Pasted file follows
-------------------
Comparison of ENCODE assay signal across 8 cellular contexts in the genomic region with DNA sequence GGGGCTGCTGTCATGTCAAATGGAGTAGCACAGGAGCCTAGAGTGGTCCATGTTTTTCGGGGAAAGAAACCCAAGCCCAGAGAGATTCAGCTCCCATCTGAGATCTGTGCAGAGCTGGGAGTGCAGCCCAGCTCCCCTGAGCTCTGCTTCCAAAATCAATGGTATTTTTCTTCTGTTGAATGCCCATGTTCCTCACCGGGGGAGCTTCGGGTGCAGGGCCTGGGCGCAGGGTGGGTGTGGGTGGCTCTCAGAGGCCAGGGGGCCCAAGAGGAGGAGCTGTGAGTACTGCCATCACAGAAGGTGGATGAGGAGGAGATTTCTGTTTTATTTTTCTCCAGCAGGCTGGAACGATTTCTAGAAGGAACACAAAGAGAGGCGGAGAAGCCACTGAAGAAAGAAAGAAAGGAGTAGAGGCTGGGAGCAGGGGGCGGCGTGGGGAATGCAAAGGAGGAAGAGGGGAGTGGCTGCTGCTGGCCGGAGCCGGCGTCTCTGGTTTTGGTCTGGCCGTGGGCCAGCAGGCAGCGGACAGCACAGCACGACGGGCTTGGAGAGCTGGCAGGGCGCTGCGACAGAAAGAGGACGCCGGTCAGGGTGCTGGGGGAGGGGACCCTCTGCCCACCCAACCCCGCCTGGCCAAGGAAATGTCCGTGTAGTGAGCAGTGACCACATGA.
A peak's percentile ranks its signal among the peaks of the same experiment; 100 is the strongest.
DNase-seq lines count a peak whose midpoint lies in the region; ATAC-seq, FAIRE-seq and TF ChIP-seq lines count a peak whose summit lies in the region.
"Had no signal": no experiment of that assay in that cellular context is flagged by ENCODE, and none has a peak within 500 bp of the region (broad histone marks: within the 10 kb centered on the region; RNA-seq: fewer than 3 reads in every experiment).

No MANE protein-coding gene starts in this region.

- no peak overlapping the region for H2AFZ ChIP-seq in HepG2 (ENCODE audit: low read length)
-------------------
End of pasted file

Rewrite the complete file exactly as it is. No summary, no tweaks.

Comparison of ENCODE assay signal across 8 cellular contexts in the genomic region with DNA sequence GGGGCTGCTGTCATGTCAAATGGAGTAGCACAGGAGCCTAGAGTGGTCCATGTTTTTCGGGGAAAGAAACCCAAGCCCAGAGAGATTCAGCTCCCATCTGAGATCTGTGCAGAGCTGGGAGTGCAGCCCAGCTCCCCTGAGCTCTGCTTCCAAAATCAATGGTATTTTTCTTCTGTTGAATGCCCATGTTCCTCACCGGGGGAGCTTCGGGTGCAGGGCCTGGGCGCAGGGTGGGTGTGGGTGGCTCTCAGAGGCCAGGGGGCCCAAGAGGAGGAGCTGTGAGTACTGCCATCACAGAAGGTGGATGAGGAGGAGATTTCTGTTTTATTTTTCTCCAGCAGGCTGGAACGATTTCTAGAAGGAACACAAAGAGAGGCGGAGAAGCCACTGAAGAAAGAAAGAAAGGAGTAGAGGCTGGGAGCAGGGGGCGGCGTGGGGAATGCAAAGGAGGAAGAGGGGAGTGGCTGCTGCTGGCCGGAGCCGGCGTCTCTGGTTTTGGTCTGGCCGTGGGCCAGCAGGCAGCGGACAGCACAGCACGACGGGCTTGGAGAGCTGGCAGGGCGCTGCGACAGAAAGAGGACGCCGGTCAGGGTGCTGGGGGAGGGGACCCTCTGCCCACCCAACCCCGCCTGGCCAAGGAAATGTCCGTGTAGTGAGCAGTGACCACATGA.
A peak's percentile ranks its signal among the peaks of the same experiment; 100 is the strongest.
DNase-seq lines count a peak whose midpoint lies in the region; ATAC-seq, FAIRE-seq and TF ChIP-seq lines count a peak whose summit lies in the region.
"Had no signal": no experiment of that assay in that cellular context is flagged by ENCODE, and none has a peak within 500 bp of the region (broad histone marks: within the 10 kb centered on the region; RNA-seq: fewer than 3 reads in every experiment).

No MANE protein-coding gene starts in this region.

- no peak overlapping the region for H2AFZ ChIP-seq in HepG2 (ENCODE audit: low read length)